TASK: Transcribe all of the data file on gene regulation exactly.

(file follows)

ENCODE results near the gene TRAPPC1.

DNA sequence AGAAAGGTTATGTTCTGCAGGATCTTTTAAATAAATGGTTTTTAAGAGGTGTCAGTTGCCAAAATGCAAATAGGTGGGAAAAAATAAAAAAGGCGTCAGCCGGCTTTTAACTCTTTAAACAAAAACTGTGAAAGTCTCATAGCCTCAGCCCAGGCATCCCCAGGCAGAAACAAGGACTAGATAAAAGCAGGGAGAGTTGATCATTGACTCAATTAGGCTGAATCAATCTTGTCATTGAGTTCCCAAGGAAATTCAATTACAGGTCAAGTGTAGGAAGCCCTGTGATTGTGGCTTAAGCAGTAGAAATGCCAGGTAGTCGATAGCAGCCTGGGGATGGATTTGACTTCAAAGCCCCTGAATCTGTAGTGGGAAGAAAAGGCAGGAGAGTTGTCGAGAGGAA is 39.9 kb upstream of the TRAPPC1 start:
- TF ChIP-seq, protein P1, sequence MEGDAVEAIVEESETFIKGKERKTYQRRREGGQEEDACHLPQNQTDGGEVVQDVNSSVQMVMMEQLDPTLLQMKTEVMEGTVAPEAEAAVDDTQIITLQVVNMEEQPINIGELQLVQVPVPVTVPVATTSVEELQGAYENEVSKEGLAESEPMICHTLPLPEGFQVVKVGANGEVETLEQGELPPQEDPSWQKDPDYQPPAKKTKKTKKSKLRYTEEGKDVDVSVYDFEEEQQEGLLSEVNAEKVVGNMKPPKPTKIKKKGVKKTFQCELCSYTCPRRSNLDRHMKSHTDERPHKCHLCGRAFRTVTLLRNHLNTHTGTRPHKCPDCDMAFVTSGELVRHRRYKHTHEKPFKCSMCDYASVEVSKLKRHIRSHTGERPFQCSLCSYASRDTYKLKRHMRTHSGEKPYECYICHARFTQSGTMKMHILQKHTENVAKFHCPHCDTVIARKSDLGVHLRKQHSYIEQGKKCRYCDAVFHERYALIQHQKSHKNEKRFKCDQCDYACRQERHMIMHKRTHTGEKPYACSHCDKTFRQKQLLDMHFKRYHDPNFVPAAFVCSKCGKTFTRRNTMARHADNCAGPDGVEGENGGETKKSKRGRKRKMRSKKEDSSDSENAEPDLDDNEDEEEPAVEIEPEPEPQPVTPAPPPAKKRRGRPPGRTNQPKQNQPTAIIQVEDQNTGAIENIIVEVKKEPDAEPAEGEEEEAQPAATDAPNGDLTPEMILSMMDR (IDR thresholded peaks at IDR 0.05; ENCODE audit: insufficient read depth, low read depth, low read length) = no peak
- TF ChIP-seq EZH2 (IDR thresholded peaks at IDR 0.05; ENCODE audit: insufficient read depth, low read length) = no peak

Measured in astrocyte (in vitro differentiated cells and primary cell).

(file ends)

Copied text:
ENCODE results near the gene TRAPPC1.

DNA sequence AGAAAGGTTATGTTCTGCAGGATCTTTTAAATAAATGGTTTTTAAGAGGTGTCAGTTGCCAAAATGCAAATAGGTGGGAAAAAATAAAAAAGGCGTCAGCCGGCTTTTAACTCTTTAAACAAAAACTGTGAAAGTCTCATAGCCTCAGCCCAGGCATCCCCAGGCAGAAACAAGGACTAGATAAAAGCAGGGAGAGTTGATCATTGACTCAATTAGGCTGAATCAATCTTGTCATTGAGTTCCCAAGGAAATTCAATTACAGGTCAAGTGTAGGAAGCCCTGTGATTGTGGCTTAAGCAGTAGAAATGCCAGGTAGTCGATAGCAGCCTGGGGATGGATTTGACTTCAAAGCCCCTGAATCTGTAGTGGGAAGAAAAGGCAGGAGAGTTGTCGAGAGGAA is 39.9 kb upstream of the TRAPPC1 start:
- TF ChIP-seq, protein P1, sequence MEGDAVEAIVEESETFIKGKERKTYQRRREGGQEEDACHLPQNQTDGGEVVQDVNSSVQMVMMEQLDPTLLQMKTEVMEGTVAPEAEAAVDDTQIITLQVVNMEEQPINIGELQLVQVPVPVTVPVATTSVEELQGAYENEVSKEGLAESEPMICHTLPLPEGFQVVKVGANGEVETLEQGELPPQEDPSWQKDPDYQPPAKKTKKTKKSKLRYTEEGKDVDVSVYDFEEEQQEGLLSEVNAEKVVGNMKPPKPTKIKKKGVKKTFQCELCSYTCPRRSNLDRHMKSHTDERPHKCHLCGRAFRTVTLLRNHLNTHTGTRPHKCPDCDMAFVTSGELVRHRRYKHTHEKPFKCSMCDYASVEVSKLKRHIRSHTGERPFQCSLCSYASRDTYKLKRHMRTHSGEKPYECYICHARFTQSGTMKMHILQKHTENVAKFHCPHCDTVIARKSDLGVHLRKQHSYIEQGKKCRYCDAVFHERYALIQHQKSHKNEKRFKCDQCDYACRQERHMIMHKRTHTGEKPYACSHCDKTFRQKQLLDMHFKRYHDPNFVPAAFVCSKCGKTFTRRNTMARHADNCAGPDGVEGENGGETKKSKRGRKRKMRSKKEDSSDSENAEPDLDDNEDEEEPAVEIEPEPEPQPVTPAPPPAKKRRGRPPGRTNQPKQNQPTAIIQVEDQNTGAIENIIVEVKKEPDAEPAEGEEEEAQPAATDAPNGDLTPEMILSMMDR (IDR thresholded peaks at IDR 0.05; ENCODE audit: insufficient read depth, low read depth, low read length) = no peak
- TF ChIP-seq EZH2 (IDR thresholded peaks at IDR 0.05; ENCODE audit: insufficient read depth, low read length) = no peak

Measured in astrocyte (in vitro differentiated cells and primary cell).